Pros and cons of limiting city’s population

Updated 2017-07-11 09:58:36 Shanghai Daily

Nearly half of local people surveyed are backing the Shanghai government's plan to limit the city's population to under 25 million by 2020.

According to the survey released by the Shanghai Academy of Social Sciences Institute of Sociology, 48.5 percent of the respondents said setting the population bottom line will benefit the city's development, and 43.9 percent said it will help to enhance the population quality.

Other respondents, however, expressed concerns that the plan could bring negative effects, with 21.4 percent of the respondents saying limiting the population numbers might affect people's daily lives and 18.1 percent worried the policy will cause labor shortages.

Among benefits cited are "making Shanghai be on a par with international metropolitan cities" and "helping to improve the city's industrial structure," according to the survey.

"The number of supporters is beyond our expectations, especially among those interviewed who come from out of town," said Dr Zhang Huxiang, an expert with the institute, yesterday.

The institute collected a total of 2,079 questionnaires for the survey.

Those interviewed were local citizens, people from outside the city but who have residence permits, and those without such permits, Zhang said.

"Those opposed to the policy mainly worry about labor shortages on the service industries. For instance, there might be no food cart from which to buy breakfast," Zhang told Shanghai Daily.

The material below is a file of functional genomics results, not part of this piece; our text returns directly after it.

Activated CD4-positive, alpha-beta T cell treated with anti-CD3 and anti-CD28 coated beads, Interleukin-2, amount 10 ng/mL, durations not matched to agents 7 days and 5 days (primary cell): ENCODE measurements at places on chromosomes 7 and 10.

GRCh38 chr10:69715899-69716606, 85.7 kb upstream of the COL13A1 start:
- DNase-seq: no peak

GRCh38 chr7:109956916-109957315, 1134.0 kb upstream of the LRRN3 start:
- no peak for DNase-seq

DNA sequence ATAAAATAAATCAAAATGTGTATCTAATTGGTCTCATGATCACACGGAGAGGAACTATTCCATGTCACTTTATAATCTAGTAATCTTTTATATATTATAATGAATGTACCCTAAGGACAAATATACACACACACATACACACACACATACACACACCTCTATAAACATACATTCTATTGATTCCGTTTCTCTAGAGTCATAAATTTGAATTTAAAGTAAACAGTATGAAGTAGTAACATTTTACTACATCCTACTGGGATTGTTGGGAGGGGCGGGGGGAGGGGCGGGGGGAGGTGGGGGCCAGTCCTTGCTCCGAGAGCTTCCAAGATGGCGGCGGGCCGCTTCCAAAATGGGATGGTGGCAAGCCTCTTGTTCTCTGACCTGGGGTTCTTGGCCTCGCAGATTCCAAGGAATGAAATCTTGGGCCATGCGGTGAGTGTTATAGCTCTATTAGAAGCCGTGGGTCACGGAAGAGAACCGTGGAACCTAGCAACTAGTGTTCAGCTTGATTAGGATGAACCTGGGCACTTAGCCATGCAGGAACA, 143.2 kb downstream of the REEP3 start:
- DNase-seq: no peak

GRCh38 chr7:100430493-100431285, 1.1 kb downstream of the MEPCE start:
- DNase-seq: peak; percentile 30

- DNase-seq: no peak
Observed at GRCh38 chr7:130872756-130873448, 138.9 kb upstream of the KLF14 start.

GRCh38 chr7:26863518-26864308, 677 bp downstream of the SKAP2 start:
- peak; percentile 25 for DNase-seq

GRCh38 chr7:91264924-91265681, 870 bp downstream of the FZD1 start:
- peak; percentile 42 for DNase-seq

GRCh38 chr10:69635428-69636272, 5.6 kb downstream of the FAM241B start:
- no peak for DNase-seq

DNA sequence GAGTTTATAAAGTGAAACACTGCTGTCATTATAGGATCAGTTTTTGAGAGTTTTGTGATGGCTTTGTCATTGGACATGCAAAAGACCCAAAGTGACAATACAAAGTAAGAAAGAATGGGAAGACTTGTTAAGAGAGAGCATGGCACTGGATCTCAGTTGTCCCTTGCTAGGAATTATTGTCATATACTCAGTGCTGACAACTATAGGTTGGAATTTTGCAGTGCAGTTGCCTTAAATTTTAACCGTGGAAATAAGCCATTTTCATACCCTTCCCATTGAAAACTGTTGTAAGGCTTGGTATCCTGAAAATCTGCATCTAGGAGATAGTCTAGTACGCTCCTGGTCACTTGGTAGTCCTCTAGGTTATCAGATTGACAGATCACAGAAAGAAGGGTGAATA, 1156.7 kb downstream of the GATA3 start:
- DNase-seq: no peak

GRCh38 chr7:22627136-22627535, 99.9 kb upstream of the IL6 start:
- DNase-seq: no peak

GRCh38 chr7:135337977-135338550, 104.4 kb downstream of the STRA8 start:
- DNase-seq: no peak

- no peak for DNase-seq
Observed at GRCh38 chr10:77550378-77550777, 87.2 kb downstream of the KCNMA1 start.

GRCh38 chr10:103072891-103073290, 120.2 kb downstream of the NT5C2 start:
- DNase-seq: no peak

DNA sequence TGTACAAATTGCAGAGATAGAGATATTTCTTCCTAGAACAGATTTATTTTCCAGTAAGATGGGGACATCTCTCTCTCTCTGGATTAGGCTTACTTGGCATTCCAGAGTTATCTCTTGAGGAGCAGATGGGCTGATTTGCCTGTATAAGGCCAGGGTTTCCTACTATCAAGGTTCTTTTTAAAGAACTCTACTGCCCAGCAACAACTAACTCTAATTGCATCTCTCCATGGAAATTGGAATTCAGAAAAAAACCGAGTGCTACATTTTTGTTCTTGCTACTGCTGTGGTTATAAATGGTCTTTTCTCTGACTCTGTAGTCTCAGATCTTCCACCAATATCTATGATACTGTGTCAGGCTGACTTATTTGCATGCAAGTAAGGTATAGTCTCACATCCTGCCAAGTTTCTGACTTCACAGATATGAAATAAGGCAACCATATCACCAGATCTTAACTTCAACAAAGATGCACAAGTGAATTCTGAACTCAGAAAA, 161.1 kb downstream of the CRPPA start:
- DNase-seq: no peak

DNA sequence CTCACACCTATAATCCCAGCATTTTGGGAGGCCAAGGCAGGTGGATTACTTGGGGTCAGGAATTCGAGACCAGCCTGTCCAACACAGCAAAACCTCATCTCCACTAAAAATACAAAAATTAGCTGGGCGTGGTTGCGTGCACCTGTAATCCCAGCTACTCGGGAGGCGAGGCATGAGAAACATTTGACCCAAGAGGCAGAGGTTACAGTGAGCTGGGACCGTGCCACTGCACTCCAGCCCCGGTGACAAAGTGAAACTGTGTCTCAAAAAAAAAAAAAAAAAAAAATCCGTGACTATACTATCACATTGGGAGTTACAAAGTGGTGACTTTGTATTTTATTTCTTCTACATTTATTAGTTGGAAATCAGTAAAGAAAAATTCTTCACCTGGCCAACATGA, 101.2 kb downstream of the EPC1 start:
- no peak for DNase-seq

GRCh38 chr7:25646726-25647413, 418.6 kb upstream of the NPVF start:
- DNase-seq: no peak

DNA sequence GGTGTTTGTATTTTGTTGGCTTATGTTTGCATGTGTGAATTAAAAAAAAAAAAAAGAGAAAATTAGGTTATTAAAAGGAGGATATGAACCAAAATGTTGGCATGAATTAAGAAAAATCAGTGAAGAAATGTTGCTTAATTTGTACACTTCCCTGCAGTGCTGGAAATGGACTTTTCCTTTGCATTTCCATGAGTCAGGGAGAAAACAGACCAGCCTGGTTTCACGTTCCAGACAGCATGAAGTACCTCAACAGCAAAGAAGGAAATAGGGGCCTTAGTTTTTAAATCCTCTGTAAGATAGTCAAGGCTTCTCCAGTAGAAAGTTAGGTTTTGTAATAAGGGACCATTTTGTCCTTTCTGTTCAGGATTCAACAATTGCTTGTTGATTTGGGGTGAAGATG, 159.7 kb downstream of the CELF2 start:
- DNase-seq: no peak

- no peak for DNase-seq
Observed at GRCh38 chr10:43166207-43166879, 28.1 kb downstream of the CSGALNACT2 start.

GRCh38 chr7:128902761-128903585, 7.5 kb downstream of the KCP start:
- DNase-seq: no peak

The city government has set a target to keep the city's population under 25 million by 2020.

Furthermore, according to the city's master plan for 2040, which aims to develop an "excellent global city," the population will be kept at 25 million by 2040.

According to official figures, Shanghai had 24.3 million residents at the end of 2014, including registered locals and migrants who had been in the city for six months or more.

The 25 million target was calculated after assessing the city's resources and layout, according to Shanghai Statistics Bureau.

To achieve that goal, the city government has made changes to its population and hukou (residence) policy that will give out-of-towners permanent residence permits based on a credit system that will take into account their length of stay and contributions to the social security fund.

The government said the reform is expected to help the city control its registered population while attracting the talent Shanghai needs, along with improving its population structure.

The government has also taken several other measures, such as standardizing employment, demolishing illegal residential buildings and cracking down on group rental housing to control the migrant population.

The city's population has grown by more than 8 million since 2000. The government has said that if left unchecked, the total could rise to 26.5 million by the end of 2020.

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